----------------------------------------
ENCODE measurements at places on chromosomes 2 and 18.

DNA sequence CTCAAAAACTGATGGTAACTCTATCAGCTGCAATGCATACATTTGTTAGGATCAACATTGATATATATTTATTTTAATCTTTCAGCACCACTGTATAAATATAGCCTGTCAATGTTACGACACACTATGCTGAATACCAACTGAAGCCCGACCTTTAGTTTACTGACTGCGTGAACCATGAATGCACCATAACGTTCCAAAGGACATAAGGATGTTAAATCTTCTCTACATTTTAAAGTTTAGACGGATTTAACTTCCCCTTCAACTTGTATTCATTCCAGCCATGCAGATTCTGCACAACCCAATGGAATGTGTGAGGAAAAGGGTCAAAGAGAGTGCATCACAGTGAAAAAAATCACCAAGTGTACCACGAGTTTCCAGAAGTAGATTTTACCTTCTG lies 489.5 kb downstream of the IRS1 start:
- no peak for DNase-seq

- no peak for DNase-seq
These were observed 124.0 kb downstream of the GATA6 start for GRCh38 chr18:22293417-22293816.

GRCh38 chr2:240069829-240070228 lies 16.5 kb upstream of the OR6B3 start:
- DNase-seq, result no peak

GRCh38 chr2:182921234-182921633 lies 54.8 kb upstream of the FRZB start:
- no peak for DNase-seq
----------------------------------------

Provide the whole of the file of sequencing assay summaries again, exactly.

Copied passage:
ENCODE measurements at places on chromosomes 2 and 18.

DNA sequence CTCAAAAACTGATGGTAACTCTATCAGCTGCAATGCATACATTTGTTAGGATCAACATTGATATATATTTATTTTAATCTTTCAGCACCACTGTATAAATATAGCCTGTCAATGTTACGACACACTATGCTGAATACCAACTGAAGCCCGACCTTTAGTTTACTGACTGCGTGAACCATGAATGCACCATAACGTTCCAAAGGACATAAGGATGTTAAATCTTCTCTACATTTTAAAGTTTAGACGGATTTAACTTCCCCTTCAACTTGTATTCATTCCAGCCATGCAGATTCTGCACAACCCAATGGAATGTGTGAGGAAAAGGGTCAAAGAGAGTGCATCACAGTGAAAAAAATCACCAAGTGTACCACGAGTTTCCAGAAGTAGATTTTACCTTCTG lies 489.5 kb downstream of the IRS1 start:
- no peak for DNase-seq

- no peak for DNase-seq
These were observed 124.0 kb downstream of the GATA6 start for GRCh38 chr18:22293417-22293816.

GRCh38 chr2:240069829-240070228 lies 16.5 kb upstream of the OR6B3 start:
- DNase-seq, result no peak

GRCh38 chr2:182921234-182921633 lies 54.8 kb upstream of the FRZB start:
- no peak for DNase-seq